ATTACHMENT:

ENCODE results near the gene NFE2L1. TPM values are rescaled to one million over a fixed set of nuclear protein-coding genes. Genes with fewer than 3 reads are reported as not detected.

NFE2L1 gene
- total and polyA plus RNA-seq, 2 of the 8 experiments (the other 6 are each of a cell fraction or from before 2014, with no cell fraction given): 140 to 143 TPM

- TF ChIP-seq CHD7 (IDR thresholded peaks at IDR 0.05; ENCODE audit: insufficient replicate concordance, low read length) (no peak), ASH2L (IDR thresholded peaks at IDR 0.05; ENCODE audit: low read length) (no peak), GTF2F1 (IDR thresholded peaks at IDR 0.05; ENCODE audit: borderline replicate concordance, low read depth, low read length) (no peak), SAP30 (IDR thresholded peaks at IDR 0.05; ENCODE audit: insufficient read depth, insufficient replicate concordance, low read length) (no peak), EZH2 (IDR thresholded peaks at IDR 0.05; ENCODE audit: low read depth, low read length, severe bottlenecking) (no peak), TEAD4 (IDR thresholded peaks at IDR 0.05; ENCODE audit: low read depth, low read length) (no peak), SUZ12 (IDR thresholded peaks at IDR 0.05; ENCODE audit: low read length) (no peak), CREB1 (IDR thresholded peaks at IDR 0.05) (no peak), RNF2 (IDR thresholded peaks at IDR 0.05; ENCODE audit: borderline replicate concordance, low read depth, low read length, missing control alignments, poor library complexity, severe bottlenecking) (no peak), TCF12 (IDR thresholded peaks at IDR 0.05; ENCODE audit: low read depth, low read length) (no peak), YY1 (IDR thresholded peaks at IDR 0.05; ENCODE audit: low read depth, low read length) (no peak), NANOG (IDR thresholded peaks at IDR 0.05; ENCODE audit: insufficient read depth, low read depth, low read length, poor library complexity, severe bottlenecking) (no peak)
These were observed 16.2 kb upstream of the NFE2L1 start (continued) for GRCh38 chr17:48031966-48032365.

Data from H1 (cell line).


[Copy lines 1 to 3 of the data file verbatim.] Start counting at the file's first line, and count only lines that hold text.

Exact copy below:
ENCODE results near the gene NFE2L1. TPM values are rescaled to one million over a fixed set of nuclear protein-coding genes. Genes with fewer than 3 reads are reported as not detected.

NFE2L1 gene
- total and polyA plus RNA-seq, 2 of the 8 experiments (the other 6 are each of a cell fraction or from before 2014, with no cell fraction given): 140 to 143 TPM